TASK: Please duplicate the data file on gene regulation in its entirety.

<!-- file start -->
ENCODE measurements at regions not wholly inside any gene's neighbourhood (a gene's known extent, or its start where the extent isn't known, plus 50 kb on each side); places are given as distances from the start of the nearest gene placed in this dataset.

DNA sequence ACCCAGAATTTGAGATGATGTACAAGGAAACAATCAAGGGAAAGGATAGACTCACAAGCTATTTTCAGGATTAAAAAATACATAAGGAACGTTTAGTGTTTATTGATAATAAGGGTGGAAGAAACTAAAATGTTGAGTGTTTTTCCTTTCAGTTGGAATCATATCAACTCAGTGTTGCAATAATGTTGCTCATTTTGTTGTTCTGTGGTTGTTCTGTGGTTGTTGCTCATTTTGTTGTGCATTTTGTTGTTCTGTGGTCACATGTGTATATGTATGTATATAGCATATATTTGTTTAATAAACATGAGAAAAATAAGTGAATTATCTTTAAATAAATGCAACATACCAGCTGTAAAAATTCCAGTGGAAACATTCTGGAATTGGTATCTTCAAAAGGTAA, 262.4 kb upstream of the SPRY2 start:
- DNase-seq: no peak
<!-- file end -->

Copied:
ENCODE measurements at regions not wholly inside any gene's neighbourhood (a gene's known extent, or its start where the extent isn't known, plus 50 kb on each side); places are given as distances from the start of the nearest gene placed in this dataset.

DNA sequence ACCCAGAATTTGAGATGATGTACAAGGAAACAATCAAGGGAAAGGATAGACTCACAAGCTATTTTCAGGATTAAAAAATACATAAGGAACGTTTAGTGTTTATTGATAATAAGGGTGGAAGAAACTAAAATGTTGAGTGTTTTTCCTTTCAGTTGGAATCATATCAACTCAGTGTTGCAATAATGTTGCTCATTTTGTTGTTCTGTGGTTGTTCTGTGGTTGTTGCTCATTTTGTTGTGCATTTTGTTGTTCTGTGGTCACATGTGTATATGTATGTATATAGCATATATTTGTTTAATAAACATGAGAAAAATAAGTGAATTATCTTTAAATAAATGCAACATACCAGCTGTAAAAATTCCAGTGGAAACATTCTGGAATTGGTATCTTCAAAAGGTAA, 262.4 kb upstream of the SPRY2 start:
- DNase-seq: no peak